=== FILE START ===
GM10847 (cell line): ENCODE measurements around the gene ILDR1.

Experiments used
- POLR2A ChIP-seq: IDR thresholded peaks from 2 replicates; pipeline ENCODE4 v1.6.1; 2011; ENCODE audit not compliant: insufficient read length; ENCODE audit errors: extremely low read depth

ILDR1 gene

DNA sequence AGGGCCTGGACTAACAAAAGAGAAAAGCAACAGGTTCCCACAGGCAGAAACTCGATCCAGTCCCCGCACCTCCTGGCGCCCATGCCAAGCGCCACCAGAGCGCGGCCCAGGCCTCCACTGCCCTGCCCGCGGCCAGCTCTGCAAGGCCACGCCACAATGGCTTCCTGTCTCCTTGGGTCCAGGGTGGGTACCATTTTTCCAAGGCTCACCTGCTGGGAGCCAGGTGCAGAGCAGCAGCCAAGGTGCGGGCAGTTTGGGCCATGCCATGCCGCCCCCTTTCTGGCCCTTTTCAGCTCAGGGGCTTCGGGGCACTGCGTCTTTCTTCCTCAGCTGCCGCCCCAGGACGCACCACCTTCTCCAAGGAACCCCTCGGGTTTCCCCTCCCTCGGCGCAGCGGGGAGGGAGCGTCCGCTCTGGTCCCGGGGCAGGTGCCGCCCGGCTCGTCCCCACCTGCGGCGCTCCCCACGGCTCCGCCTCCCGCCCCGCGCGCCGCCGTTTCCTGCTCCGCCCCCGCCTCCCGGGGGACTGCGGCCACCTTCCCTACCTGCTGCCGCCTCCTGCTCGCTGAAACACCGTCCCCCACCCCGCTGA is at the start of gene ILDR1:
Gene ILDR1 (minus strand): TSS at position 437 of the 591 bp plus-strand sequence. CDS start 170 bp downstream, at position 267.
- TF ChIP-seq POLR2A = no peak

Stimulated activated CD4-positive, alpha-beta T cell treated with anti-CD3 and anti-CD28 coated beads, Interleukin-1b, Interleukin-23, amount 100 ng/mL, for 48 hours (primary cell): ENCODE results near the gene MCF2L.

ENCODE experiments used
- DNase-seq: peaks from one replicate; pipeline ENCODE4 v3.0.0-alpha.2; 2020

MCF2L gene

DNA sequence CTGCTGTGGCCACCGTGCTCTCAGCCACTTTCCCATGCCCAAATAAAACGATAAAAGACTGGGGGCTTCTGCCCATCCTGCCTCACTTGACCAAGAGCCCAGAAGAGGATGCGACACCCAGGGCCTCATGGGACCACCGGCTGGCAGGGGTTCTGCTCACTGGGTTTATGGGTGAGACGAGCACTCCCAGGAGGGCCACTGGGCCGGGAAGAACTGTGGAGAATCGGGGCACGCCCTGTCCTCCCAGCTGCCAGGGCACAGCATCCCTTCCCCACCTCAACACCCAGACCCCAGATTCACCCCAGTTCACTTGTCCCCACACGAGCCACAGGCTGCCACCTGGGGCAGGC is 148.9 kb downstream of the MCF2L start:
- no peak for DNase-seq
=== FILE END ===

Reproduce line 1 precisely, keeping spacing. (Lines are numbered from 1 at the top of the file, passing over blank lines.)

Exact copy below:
GM10847 (cell line): ENCODE measurements around the gene ILDR1.